Ap U.S. History Debate: Should Blacks Have Constitutional Rights?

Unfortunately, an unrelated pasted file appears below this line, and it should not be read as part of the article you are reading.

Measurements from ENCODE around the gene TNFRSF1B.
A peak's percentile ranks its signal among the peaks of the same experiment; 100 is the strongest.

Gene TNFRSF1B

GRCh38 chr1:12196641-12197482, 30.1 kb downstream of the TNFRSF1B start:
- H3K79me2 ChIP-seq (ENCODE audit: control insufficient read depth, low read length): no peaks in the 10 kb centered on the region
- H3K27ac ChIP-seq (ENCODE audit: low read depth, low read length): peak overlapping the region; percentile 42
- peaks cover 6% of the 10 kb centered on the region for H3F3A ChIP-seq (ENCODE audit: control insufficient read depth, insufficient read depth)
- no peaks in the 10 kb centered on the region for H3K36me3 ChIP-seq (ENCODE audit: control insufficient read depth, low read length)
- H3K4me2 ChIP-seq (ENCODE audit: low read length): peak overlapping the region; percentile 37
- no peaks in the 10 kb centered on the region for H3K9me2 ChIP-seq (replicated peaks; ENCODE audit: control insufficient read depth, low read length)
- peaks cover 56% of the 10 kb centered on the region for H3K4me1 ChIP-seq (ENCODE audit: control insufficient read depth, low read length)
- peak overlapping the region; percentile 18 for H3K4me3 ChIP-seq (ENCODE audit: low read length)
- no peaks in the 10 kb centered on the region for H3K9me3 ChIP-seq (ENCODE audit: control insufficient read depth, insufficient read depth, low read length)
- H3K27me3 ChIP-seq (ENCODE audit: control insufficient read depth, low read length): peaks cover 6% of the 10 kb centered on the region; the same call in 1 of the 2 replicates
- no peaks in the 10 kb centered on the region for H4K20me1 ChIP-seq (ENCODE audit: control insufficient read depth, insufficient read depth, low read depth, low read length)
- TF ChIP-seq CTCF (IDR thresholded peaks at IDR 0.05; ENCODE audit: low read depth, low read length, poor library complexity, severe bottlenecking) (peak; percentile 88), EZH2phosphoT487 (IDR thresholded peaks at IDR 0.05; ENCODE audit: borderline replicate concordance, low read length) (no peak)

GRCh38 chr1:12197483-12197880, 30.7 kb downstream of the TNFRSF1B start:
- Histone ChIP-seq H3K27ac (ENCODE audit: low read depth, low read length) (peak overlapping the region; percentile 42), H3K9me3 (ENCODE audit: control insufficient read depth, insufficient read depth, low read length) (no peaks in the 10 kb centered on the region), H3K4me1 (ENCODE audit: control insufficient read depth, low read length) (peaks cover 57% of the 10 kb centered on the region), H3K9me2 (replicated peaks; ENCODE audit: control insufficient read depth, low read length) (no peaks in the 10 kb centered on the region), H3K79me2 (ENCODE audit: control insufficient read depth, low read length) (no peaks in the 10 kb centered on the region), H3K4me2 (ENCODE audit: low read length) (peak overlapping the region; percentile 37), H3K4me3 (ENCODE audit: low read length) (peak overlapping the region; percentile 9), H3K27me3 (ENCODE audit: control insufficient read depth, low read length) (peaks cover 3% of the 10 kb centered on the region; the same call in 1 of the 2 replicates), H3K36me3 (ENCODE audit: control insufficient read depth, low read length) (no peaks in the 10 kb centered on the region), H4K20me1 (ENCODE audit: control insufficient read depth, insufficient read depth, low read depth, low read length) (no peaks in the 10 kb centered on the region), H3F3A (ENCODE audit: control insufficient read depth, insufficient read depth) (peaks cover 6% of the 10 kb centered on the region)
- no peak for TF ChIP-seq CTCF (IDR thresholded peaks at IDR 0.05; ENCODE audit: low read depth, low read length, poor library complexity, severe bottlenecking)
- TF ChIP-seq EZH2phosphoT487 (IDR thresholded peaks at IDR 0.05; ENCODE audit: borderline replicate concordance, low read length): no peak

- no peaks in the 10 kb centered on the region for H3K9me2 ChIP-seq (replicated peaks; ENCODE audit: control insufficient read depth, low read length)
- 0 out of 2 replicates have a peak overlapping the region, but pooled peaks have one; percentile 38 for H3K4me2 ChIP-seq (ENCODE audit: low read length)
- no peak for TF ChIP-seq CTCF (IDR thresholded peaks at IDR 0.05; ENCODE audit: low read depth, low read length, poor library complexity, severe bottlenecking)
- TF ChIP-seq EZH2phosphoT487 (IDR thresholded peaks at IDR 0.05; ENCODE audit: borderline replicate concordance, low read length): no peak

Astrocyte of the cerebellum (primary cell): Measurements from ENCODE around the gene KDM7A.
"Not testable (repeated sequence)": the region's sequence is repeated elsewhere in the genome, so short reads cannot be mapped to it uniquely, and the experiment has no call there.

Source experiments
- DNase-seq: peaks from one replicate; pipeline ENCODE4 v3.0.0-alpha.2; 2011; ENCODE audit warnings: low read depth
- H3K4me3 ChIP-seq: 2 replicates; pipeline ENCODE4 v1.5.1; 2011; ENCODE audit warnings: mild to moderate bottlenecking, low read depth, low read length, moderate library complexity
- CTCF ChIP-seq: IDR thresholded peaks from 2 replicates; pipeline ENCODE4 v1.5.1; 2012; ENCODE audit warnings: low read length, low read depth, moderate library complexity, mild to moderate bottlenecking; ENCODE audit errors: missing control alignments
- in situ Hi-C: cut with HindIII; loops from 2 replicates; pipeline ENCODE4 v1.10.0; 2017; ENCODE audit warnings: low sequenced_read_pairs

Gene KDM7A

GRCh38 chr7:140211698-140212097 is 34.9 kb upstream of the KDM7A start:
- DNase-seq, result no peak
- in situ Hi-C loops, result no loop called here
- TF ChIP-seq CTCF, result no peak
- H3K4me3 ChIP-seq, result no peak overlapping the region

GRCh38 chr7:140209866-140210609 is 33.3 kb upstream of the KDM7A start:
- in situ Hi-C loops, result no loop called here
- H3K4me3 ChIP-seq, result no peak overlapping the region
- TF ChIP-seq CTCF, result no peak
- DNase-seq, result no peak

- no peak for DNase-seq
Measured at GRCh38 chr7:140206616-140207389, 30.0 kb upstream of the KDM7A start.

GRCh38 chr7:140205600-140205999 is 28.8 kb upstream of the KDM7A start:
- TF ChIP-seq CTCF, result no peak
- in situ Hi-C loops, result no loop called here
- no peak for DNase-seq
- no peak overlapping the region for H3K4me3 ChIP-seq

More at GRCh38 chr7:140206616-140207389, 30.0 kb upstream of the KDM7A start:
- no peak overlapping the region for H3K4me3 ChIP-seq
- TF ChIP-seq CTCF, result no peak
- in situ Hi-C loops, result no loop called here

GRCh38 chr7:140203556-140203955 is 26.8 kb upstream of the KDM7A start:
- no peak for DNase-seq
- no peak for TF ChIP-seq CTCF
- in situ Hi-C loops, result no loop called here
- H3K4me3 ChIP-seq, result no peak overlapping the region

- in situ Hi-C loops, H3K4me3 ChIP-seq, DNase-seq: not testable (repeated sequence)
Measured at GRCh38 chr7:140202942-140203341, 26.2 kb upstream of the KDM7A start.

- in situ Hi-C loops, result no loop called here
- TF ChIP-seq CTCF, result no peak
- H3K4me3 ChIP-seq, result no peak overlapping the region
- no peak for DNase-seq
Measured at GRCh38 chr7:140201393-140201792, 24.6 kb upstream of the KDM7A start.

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Slaves are not included in the Constitution’s discussion of inalienable rights and therefore are not granted the Constitutional rights of other citizens of the United States of America. However, the Constitution does not specify in that slaves are not citizens of the United States of America, the federal government gives the states the rights to govern themselves, and the Constitution does not specify race in the discussion of inalienable rights granted. Therefore, Blacks do have the opportunity to obtain Constitutional rights. The country, in a nutshell, is simply a group of states, made up of a group of vastly diverse peoples. The states all possess but a few defined rights, none of which is the right to decide who and who is not a citizen of the United States of America. The Constitution of New Hampshire, for example, also shows that “every inhabitant of the State having the necessary qualifications,” whereas color and decent were not one. The government does not specify in that America is not “home of the free” to a select few. The states, even though their rights are limited, have the right to govern themselves, but not totally. The states’ representatives each have enough power to uphold their state and represent their state. In saying that, the representatives do not have the power to infringe their laws on other states, unless passed by Congress. With that stated, the individual basis of the biased issue in America does not bleed through the boundaries bordering states. If a state does not feel the need to grant Blacks their freedoms, the state will have to have a law saying so passed by Congress. In the Constitution, every single American, born on the American soil, is considered subject to the rights in the Declaration of Independence. The Declaration of Independence does not discriminate, and does not single-out any one particular religious sect,
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